You probably feed your pet bird a nutritionally complete commercial bird food, but that doesn't mean he can't enjoy some homemade food in his diet. Making homemade bird food runs the gamut from cooking various grains and vegetables into an avian pate, to offering your bird some healthy fruit and veggie snacks. The two of you can share the latter.
Eating With The Birds
Birds aren't adventurous eaters by nature. That's why sharing your homemade recipes with your birds can encourage them to try out these new foods. If it's good and safe for you, they'll figure it's just fine for them. Let your bird try cooked rice, grains and yams, and fresh or cooked veggies and fruits. You can even let your bird try dishes containing eggs, which can contain the shells if you're cooking just for him.
If you want to convert your bird from a primarily commercial seed or pellet diet to a healthy, primarily homemade diet, the avian veterinary hospital Chicago Exotics recommends this recipe. Combine equal portions of boiled rice -- either white or brown -- mixed vegetables and boiled beans. The latter might consist of kidney, lentil, lima, pinto or navy beans or chickpeas or black-eyed peas. While fresh vegetables are preferred, you can use frozen or canned varieties. Freeze this mix until you're ready to feed your bird. Then thaw one-quarter cup, adding another quarter-cup of bird pellets or seeds, along with a quarter-teaspoon of a multivitamin supplement and one-eighth teaspoon of dicalcium phosphate. You can use this recipe for three-quarters of your bird's diet, with the rest made up of vegetables and fruits.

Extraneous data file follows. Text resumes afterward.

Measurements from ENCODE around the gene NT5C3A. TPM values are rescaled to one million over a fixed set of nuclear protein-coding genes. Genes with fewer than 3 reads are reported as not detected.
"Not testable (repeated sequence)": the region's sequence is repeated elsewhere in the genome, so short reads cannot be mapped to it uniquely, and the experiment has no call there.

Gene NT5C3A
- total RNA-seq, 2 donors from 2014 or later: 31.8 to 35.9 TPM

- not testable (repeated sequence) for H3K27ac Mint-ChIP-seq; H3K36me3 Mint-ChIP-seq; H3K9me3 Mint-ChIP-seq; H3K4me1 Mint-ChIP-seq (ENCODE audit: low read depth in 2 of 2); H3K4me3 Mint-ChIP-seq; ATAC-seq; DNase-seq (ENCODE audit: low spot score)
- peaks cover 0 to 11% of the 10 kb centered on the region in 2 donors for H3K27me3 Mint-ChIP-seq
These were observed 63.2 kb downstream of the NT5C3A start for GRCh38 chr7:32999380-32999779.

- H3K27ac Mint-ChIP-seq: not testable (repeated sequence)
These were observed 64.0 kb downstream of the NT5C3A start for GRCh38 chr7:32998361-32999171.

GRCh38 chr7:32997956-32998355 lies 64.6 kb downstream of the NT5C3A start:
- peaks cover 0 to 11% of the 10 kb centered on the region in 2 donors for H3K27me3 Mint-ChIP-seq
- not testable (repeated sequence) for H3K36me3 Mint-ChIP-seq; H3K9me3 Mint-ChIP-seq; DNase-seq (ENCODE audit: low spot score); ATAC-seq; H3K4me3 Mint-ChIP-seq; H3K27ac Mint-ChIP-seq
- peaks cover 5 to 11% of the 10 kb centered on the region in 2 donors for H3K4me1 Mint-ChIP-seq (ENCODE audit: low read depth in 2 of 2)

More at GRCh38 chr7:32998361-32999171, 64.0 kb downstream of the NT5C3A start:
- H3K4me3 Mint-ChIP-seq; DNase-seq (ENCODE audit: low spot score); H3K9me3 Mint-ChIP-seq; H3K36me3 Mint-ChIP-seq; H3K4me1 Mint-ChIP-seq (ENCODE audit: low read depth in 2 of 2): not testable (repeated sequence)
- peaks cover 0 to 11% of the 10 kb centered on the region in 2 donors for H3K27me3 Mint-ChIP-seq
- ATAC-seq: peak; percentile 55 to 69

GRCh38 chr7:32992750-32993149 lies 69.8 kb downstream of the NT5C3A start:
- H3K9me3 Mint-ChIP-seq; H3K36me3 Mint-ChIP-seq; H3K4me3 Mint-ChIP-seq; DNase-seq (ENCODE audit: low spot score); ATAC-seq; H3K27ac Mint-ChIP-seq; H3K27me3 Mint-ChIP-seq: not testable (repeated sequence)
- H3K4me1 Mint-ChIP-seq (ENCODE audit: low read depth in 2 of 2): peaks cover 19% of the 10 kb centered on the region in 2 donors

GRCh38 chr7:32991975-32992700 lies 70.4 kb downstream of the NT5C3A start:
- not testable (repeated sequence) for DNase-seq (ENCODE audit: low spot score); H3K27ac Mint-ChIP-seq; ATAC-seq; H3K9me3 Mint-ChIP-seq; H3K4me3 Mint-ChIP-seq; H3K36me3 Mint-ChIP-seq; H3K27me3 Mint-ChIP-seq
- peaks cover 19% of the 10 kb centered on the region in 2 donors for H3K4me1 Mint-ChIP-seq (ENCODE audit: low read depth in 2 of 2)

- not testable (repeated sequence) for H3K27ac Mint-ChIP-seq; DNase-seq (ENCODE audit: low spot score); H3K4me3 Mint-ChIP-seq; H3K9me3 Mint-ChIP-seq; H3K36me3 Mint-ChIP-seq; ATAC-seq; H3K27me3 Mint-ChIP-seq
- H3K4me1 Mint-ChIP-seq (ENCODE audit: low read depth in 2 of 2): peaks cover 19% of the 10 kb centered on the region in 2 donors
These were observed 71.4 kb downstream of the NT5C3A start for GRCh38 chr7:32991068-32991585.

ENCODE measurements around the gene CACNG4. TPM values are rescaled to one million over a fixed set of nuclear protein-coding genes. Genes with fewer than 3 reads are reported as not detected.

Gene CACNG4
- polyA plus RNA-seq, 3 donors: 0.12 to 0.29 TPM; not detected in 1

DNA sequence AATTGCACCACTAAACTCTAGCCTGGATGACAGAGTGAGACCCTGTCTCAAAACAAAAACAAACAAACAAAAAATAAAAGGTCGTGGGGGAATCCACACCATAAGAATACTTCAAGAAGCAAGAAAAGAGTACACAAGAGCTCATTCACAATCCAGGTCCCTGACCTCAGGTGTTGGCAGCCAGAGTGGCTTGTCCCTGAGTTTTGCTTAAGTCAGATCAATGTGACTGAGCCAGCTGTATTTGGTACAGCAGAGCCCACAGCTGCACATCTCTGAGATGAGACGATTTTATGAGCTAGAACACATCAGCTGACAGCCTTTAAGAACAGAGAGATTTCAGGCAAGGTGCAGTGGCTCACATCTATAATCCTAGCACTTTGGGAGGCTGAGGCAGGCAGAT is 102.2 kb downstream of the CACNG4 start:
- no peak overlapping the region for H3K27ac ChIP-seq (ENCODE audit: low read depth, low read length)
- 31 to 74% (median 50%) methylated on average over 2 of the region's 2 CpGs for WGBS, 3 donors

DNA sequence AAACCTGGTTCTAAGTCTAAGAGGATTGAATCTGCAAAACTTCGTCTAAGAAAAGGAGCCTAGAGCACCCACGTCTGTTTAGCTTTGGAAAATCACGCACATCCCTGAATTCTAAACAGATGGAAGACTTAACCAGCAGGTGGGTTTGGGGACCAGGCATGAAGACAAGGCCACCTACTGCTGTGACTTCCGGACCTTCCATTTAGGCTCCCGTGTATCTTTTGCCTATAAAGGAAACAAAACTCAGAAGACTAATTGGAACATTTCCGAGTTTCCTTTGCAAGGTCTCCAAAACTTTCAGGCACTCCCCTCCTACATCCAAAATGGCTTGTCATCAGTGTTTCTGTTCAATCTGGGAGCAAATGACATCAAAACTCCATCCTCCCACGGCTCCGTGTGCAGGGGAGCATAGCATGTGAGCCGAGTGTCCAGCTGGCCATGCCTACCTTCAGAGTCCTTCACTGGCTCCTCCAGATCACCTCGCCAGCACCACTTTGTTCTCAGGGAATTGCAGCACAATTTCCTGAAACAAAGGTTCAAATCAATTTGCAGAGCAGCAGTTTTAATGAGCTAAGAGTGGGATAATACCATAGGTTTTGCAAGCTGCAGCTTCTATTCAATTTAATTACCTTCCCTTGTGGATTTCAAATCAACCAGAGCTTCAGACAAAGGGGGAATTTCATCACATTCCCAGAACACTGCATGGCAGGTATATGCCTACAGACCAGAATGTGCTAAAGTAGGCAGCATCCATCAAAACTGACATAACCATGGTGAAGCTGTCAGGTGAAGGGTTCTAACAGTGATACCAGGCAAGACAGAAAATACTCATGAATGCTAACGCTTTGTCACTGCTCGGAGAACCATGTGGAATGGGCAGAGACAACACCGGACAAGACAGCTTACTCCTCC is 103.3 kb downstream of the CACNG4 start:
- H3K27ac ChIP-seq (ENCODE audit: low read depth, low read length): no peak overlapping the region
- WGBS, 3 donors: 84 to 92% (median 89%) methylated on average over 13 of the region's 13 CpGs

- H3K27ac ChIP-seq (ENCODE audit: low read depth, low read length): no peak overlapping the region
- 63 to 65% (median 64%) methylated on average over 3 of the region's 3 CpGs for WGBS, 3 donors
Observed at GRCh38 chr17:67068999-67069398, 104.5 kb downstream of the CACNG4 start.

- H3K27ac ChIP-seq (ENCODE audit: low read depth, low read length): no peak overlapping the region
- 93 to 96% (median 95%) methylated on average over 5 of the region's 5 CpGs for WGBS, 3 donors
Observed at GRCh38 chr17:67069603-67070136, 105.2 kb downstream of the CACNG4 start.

Quinoa for Birds
Quinoa, a highly nutritious grain, has become quite trendy in recent years. There's no reason your parrot can't partake in the latest food fashions. It's high in calcium and has a pleasant, nutty taste. Cooking quinoa is similar to cooking rice. You can make a batch for yourself and your bird. He can either consume his quinoa plain, or you can mix in some veggies and/or chopped nuts. Stick quinoa seeds in a water glass, leave them for a few hours and you should find that they've germinated. Your birds should enjoy the germinated sprouts as a snack.
Foods to Avoid
While birds enjoy many homemade meals and treats, you should avoid adding certain items. While it's unlikely you'd offer your pet foods containing caffeine or chocolate -- both toxic to birds -- you might not realize that avocados also can contain substances that can poison your bird. Not all veggies are safe. Birds shouldn't eat rhubarb or spinach. Don't put salt in your bird's recipes, and keep onions out as well. Milk products are out -- birds can't digest them. Avoid fried and fattening foods. When feeding apples, remove the seeds. When feeding any type of pitted fruit, such as peaches or cherries, remove the pits before giving the fruit to your bird.